This past week’s stories about the annual appearances of charitable men that give away dollar bills, ten-dollar bills, and hundred-dollar bills to the downtrodden of Los Angeles’ Skid Row, reminded me of a time a hundred years ago, and the connection Skid Row has with Highland Park.
For those that are familiar with Los Angeles’ Skid Row, know it is centered along 5th street between roughly Los Angeles Street and Central Avenue. As long as I can remember, 5th Street has been called “The Nickel.” Which has a clever ring to it. So much so, one of the best diners in Los Angeles, located near there named itself after the place. But why “The Nickle?” Why not “The Fin?” or why isn’t 10th street “The Dime” or 1st Street “The Penny?” Well, there is a reason for that. A reason that Highland Park, or more specifically, Highland Park’s Pisgah Home has to be thanked for.
Around 1900, gold miner and doctor, Finis E. Yoakum, founded his faith-healing sanatorium in Highland Park on Avenue 60 and Echo Street. What started as just tents on his property would eventually become Pisgah Home, and then the Pisgah Village as it is today. At its peak in 1911, The Pisgah Home located in the Echo-Hayes Neighborhood, housed as many as 9,000 people a month. Most were homeless and recovering alcoholics that looked to Yoakum’s ministry find a healing remedy from the alcoholism that plagued them.
Part of Dr. Yoakum’s recruitment of lost souls, was to send out his missionaries to where the downtrodden were congregated at what was then the Red Light District of Los Angeles around the Southern Pacific Arcade Railroad Depot at 5th and Central Avenue. The way the Yoakum’s workers would convince the desperate and destitute to relocate themselves from 5th Street to Highland Park for a free bed, vegetarian meals and some old-time religion, was to give everyone they encountered A NICKEL. (The cost to take the trolley up to the Pisgah Home.) There was no obligation to use the nickel for the trolley so eventually people knew they could go to 5th Street for FREE NICKELS! –As they say, the rest is history.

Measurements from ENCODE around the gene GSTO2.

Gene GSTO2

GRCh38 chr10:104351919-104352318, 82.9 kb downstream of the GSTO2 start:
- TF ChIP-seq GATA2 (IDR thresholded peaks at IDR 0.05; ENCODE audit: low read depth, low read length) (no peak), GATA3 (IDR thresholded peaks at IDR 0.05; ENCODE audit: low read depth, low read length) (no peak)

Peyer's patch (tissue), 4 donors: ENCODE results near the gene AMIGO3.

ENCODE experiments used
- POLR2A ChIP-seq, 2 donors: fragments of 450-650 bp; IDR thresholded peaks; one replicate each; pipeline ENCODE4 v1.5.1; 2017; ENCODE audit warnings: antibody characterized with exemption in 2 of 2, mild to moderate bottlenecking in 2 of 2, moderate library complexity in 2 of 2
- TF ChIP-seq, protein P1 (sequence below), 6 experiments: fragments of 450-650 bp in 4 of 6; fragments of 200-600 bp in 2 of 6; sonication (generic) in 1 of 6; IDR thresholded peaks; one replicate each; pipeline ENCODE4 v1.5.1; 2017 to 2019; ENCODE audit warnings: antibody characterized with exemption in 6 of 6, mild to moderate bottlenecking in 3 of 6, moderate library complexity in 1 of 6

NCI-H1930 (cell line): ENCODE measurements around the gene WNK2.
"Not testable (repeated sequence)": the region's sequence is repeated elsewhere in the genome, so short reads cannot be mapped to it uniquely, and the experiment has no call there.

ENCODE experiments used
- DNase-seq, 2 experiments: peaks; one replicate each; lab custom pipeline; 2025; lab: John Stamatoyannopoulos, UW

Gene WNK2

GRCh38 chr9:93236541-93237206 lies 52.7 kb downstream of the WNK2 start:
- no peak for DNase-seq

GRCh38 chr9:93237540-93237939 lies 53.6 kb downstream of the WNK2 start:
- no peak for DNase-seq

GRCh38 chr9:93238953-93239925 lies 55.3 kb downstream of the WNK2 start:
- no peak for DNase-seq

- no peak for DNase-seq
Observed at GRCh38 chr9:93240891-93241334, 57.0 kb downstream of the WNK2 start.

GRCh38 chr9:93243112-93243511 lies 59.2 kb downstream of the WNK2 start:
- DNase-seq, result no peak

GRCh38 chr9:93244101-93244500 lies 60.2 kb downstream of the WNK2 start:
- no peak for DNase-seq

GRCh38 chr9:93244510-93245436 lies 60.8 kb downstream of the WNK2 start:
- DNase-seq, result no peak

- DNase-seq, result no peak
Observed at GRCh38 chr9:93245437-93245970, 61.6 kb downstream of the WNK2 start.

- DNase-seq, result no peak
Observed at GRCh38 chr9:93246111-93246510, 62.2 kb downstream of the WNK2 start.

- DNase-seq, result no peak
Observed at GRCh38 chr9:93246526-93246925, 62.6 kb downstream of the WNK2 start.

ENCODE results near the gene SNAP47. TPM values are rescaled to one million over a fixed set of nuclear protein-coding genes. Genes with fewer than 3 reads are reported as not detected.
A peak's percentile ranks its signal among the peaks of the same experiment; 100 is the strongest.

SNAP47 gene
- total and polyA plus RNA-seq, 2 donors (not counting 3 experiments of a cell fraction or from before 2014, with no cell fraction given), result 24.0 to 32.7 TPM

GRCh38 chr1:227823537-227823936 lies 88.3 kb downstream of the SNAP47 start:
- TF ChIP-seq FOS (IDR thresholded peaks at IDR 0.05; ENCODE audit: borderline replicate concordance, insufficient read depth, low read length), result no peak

It’s on! Once again, for the fourth year running, The Highland Park Survey 2010 seeks to document the zip code of 90042 in its entirety on the last week of the year.
Inspired by the Christmas Bird Count, and A Day in The Life of California, the Highland Park Survey intends to capture our community and the daily life here. Once again you, yes you the reader are invited to participate by adding your own photos to the flickr group. Any format, any subject, anything as long as the images are taken within the zip code of 90042 between December 25, and December 31. This is just a fun way to take note of this place where we live on the last week of the year. Hope to see what you find on-line…
Happy Shooting! (Of the non-lethal type of course.)
It is the day before Christmas. That can mean only one thing here… Candy Cane Streetcars and Holiday Buses!
I don’t know if the rides on Christmas Eve were free then, but they are today: From 9 PM until 2 AM tonight, December 24th all Metro Buses and Trains are absolutely free! Merry Christmas!